Yes, but there is a very strong proviso to this.
As Reza Aslan points out, religion isn't just one's sect or one's church or whether or not a person reads their holy book. Religion is an identity. So when we want people to get religion out of politics, all too often we are asking for people not to have democracy.
Still, the way that we allow religion to influence politics is flawed. We allow it to affect public spaces that should be neutral religiously, like posting the Ten Commandment in courthouses (though that picture has improved). We mix in God with money and the Pledge of Allegiance, which is a bit like mixing Skittles and ranch dressing in that it ruins them both.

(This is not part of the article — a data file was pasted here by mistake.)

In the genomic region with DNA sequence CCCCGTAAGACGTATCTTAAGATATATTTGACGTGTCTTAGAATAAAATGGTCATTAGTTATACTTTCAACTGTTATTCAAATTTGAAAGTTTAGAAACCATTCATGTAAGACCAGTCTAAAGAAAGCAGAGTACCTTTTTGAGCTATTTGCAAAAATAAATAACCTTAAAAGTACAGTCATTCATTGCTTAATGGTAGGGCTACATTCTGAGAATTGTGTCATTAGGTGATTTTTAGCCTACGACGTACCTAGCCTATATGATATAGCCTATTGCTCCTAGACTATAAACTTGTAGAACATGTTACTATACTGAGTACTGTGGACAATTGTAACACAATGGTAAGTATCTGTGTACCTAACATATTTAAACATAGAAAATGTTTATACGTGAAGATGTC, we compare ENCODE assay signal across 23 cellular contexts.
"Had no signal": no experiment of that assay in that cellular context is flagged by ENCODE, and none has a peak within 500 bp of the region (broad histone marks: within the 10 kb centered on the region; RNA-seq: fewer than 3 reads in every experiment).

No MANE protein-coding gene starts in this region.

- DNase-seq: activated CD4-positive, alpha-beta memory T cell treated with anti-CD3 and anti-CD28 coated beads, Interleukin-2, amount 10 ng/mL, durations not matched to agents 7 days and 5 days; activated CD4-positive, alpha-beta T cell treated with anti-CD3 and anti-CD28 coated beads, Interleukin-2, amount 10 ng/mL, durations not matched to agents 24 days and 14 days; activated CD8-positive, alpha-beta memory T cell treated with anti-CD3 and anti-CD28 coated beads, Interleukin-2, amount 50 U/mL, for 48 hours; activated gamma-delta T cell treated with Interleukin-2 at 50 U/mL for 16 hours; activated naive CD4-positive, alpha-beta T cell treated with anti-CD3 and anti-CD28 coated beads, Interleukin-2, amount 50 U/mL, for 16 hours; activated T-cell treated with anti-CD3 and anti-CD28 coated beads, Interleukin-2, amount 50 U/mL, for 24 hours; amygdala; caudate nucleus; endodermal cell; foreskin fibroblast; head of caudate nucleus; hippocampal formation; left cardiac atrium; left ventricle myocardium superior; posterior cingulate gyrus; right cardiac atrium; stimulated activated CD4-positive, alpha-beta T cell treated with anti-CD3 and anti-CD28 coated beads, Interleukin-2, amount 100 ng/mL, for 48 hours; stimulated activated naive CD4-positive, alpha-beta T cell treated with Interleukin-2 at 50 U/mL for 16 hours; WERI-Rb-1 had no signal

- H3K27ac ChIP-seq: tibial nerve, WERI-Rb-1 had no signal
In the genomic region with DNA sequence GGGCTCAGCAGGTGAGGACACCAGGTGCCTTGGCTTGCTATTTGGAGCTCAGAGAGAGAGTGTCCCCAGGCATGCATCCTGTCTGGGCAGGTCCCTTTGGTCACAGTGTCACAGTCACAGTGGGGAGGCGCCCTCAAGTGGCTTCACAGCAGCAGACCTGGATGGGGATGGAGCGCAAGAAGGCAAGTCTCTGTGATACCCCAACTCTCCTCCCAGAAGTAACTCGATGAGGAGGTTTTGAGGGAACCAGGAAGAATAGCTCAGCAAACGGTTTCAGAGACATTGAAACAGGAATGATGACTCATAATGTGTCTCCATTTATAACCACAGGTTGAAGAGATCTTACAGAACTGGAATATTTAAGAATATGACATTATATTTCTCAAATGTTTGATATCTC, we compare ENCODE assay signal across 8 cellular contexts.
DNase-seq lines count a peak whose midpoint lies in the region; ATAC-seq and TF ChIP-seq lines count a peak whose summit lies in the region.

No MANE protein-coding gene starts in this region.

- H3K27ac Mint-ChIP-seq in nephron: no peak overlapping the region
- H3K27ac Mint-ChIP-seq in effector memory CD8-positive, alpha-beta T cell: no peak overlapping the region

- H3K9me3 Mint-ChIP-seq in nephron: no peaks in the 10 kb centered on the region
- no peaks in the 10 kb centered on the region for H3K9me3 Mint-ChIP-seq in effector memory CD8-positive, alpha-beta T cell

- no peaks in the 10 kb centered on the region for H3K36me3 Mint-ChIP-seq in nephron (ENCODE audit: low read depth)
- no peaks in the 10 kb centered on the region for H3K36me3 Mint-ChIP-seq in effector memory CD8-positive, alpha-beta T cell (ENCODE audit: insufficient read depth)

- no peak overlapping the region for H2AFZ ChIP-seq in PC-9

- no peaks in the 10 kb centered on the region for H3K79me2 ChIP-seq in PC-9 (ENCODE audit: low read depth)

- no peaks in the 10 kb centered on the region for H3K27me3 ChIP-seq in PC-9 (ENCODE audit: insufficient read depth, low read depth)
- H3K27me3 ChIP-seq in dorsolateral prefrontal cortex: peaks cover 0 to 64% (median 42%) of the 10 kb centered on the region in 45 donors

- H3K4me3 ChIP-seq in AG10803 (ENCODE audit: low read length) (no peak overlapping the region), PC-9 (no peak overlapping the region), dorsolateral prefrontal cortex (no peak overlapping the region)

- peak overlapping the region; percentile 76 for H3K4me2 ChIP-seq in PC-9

People should vote based off of their culture, but they should not vote against other cultures. White people in the United States should certainly vote by their values, but they should not vote as a group to try to maintain their power over others. (And, yes, people of color should vote only for what would be actually fair, not what would happen to enrich them).
We need a culture of citizenship, and institutions that project that citizenship. That idea has to say, "I am a Christian, but I vote as an American".